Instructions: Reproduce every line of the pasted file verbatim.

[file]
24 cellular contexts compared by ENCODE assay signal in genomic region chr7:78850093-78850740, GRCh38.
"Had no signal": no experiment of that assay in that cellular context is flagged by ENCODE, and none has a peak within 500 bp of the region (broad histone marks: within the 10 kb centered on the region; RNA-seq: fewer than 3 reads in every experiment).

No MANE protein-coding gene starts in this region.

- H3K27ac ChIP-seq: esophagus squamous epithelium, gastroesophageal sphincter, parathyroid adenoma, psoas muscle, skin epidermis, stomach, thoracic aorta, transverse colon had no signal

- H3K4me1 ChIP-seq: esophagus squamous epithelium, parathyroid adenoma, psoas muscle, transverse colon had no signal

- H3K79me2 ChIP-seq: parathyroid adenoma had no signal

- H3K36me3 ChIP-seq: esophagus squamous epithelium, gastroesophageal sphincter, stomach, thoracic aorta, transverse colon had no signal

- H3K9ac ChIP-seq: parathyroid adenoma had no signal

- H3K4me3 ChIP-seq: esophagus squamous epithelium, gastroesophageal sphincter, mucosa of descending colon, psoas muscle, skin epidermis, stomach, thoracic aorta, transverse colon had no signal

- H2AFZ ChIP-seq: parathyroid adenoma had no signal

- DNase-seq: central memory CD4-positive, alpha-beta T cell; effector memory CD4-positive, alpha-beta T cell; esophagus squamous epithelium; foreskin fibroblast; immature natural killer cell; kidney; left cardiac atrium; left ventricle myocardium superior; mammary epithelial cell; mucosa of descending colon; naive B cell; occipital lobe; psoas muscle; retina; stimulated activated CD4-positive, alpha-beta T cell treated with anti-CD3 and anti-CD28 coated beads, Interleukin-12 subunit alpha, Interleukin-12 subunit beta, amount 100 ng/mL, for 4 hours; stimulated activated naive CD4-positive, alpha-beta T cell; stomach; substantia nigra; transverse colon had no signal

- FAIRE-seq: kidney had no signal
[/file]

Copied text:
24 cellular contexts compared by ENCODE assay signal in genomic region chr7:78850093-78850740, GRCh38.
"Had no signal": no experiment of that assay in that cellular context is flagged by ENCODE, and none has a peak within 500 bp of the region (broad histone marks: within the 10 kb centered on the region; RNA-seq: fewer than 3 reads in every experiment).

No MANE protein-coding gene starts in this region.

- H3K27ac ChIP-seq: esophagus squamous epithelium, gastroesophageal sphincter, parathyroid adenoma, psoas muscle, skin epidermis, stomach, thoracic aorta, transverse colon had no signal

- H3K4me1 ChIP-seq: esophagus squamous epithelium, parathyroid adenoma, psoas muscle, transverse colon had no signal

- H3K79me2 ChIP-seq: parathyroid adenoma had no signal

- H3K36me3 ChIP-seq: esophagus squamous epithelium, gastroesophageal sphincter, stomach, thoracic aorta, transverse colon had no signal

- H3K9ac ChIP-seq: parathyroid adenoma had no signal

- H3K4me3 ChIP-seq: esophagus squamous epithelium, gastroesophageal sphincter, mucosa of descending colon, psoas muscle, skin epidermis, stomach, thoracic aorta, transverse colon had no signal

- H2AFZ ChIP-seq: parathyroid adenoma had no signal

- DNase-seq: central memory CD4-positive, alpha-beta T cell; effector memory CD4-positive, alpha-beta T cell; esophagus squamous epithelium; foreskin fibroblast; immature natural killer cell; kidney; left cardiac atrium; left ventricle myocardium superior; mammary epithelial cell; mucosa of descending colon; naive B cell; occipital lobe; psoas muscle; retina; stimulated activated CD4-positive, alpha-beta T cell treated with anti-CD3 and anti-CD28 coated beads, Interleukin-12 subunit alpha, Interleukin-12 subunit beta, amount 100 ng/mL, for 4 hours; stimulated activated naive CD4-positive, alpha-beta T cell; stomach; substantia nigra; transverse colon had no signal

- FAIRE-seq: kidney had no signal